Thursday, 6 August 2015

Losing the Hate: The Ripple Effect - Coming Very Soon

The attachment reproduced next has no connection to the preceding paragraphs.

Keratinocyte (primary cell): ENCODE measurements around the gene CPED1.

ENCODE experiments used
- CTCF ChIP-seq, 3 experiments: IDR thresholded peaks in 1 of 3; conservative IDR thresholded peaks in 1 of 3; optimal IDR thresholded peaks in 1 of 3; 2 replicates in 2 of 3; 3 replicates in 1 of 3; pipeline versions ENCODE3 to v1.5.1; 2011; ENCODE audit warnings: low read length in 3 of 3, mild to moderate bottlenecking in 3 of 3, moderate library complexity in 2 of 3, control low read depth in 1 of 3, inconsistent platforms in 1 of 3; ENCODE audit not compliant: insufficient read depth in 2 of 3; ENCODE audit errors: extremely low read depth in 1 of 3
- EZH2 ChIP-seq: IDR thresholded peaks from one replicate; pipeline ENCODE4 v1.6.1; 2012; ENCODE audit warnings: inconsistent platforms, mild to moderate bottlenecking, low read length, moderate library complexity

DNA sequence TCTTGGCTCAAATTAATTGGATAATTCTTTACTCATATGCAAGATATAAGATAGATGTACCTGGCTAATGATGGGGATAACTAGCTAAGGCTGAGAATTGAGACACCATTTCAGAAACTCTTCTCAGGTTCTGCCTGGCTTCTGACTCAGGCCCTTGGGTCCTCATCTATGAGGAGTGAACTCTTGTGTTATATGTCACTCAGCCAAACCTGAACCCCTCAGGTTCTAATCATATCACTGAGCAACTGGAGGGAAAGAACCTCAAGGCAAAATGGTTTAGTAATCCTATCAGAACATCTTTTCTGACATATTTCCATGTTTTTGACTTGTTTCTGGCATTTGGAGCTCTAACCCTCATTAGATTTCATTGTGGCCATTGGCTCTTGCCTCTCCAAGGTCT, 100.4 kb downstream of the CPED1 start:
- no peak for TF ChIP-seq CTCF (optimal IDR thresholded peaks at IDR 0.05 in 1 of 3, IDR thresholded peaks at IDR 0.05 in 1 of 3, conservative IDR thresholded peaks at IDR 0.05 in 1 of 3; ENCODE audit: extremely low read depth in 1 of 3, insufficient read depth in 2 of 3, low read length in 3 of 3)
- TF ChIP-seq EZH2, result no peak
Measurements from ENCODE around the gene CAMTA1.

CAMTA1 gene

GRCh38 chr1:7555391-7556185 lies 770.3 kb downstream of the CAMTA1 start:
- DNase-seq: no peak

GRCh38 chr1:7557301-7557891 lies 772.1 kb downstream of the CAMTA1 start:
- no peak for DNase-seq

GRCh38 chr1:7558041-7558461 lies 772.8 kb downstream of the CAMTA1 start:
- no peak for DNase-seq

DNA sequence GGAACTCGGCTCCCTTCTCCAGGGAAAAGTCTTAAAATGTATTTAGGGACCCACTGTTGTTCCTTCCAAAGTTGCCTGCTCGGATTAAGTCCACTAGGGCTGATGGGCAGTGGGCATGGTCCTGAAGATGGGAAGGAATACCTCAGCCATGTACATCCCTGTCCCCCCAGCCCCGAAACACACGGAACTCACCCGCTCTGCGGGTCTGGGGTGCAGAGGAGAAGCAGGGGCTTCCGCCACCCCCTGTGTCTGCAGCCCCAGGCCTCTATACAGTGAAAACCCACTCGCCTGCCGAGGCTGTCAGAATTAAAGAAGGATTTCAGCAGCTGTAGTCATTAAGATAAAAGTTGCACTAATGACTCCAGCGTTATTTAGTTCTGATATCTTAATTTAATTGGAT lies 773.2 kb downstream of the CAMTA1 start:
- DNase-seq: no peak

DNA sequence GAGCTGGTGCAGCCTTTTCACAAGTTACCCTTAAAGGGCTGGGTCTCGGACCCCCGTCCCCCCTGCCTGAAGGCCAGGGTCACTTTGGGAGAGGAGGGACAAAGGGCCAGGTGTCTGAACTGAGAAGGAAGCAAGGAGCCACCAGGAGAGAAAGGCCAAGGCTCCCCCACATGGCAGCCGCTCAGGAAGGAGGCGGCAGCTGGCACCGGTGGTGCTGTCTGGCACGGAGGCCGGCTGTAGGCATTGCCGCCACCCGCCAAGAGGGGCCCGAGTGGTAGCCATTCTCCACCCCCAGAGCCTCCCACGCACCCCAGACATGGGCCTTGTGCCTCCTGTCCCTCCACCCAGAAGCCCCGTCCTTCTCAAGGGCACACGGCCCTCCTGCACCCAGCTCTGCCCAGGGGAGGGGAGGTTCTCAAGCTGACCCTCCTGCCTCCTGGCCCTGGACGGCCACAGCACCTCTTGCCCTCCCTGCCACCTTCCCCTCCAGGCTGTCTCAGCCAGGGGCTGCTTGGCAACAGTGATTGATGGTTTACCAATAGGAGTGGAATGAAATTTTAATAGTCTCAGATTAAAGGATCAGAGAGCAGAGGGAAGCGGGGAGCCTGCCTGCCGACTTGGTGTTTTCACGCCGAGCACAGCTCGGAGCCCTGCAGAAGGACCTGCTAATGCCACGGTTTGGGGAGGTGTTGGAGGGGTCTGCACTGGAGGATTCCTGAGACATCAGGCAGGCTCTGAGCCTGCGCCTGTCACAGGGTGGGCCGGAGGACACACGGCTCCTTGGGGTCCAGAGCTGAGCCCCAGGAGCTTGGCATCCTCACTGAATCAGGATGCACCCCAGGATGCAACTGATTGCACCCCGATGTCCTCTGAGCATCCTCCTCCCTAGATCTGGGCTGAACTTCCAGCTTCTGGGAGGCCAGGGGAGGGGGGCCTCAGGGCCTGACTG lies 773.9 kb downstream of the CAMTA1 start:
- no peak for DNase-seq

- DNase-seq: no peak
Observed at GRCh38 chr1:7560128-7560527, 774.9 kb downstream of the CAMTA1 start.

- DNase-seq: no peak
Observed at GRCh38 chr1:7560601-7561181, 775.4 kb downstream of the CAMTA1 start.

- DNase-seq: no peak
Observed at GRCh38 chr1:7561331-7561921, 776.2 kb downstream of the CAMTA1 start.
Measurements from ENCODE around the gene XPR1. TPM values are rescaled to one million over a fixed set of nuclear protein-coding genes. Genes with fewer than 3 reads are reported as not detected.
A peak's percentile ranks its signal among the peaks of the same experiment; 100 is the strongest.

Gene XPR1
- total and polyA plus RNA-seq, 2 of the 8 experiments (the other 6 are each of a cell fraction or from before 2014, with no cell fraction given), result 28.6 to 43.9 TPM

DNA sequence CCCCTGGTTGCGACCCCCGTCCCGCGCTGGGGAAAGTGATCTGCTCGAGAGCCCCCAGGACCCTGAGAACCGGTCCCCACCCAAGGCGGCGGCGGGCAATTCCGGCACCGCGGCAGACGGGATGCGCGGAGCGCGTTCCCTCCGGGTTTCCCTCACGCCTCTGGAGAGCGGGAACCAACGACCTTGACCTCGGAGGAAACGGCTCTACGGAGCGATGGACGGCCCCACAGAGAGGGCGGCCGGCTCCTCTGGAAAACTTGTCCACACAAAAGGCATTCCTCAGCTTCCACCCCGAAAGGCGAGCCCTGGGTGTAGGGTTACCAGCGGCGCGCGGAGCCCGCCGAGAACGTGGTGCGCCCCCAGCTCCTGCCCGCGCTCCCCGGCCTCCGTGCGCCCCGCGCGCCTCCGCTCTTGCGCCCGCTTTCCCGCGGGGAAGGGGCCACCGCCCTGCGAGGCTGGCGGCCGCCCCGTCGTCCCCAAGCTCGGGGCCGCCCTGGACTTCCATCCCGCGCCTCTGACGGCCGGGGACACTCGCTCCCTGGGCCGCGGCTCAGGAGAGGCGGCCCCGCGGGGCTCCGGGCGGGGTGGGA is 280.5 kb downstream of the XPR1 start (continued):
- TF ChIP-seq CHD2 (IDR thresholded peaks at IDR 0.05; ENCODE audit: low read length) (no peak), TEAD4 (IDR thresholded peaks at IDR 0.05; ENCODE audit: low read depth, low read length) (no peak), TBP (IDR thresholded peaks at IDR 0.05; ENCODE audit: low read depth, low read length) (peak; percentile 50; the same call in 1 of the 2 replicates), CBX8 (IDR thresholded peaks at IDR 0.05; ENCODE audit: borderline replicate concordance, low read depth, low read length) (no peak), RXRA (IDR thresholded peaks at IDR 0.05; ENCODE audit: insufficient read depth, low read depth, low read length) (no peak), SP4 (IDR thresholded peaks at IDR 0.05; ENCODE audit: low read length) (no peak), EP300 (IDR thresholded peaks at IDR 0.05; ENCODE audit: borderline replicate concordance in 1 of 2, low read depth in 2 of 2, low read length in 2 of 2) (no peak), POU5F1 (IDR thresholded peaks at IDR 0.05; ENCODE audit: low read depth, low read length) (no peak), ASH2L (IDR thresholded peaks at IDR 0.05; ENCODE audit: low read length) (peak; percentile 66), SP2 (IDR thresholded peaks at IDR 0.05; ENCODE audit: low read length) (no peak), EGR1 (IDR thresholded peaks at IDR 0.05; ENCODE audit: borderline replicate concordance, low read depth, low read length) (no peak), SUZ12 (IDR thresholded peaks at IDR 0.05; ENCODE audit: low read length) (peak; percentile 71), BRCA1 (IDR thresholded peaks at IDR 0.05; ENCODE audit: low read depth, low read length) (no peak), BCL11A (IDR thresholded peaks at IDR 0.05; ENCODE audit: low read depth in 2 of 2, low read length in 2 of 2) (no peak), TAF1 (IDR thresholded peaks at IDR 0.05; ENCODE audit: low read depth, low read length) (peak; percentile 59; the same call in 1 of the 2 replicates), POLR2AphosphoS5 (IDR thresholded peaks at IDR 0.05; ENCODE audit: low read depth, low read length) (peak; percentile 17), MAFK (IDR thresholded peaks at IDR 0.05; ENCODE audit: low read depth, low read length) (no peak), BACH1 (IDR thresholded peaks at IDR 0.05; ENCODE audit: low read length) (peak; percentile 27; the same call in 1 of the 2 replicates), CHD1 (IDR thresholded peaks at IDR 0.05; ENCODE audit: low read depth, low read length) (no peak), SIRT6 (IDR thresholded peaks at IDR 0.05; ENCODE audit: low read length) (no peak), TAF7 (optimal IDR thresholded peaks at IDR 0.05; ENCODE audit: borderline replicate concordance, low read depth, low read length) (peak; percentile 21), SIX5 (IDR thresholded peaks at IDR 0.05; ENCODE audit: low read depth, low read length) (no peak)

Leaving the Void It’s a dark and lonely place, Not a home to be, I cannot see my face, Or any remnants of me. Trapped within the void, Caged by the system, Scared to be annoyed, Stripped of any wisdom. With suicide in mind, I’m left to dine on morphine, My fear and hate entwine, In the NHS indoctrine I’ve often thought of writing another book, but in truth, the overwhelming response I had to “Losing the Hate,” left me somewhat bewildered. To think that people from around the world, thousands of them, literally, took the time to reach out in support, left me dumbfounded. I’m not saying I didn’t receive my share of criticism, but since this was exactly what I’d expected in the first place, it had little effect on me. The positive response, however, changed my life. The validation I received from my readership was completely unexpected, but what surprised me most were the genuine inquiries into my well-being. My readers wanted more, but I was at loss as to what to write about. Nothing would have pleased me more than writing a follow-up book, a “look at me now!” guide, show-casing my many accomplishments, and offering up a list of inspirational resources and reference points to guide my fellow victims of abuse to enlightenment. Unfortunately, on my journey, I chose the road most frequently travelled by victims of abuse, kicking up as much dust as possible along the way. Rather than deal than with my feelings, I repressed them. The ones I couldn’t repress I saturated with alcohol and drugs, allowing my hostility to remain tucked behind a veil of substance abuse. “It wasn’t me, it was the drink!” Even I knew this was a lie, but it was easier than admitting that I’d been triggered, especially, given how little it often took to set me off. Separating my behaviour from my person, and blaming it on an outside source made me, in my own mind at least, appear more reasonable and less responsible for any consequences. I’m not the first to employ this technique, and sometimes it actually works, most especially when the people you’re trying to convince want desperately to believe you. I’m also not the first to experience the long term result of substance abuse, and repressed emotion. If you picked out this book as a self-help alternative, the best I can offer up is an outline of what not to do. Although, in the past few years, I have made some progress, substantial progress in fact, and ironically it’s almost an act of rebellion. Those of you, who read my first book, Losing the Hate, are probably aware that I am rebel. Aging has had little effect on this aspect of my personality. Aging has however, forced me to reconcile with my mortality and my body has become my prison. Before I give you the wrong impression, let me add, my forced slowdown in the form of two heart attacks, has taken me on journeys I would have never expected. When I lost my physical freedom, I had no choice but to reflect on my past and my role in creating my present condition. I’ve also gained some valuable insights concerning both health and spirituality, which I’m happy to share with those of you who continue reading. As I write this introduction, the book of which I speak, has yet to be written, in fact, it has no title at the moment, because in all honesty I have no idea where I’m going with this, I’m literally taking you along for the ride. Since so many of you have expressed an interest in what went on in my life since my writing, “Losing the Hate,” I guess that’s where we begin.

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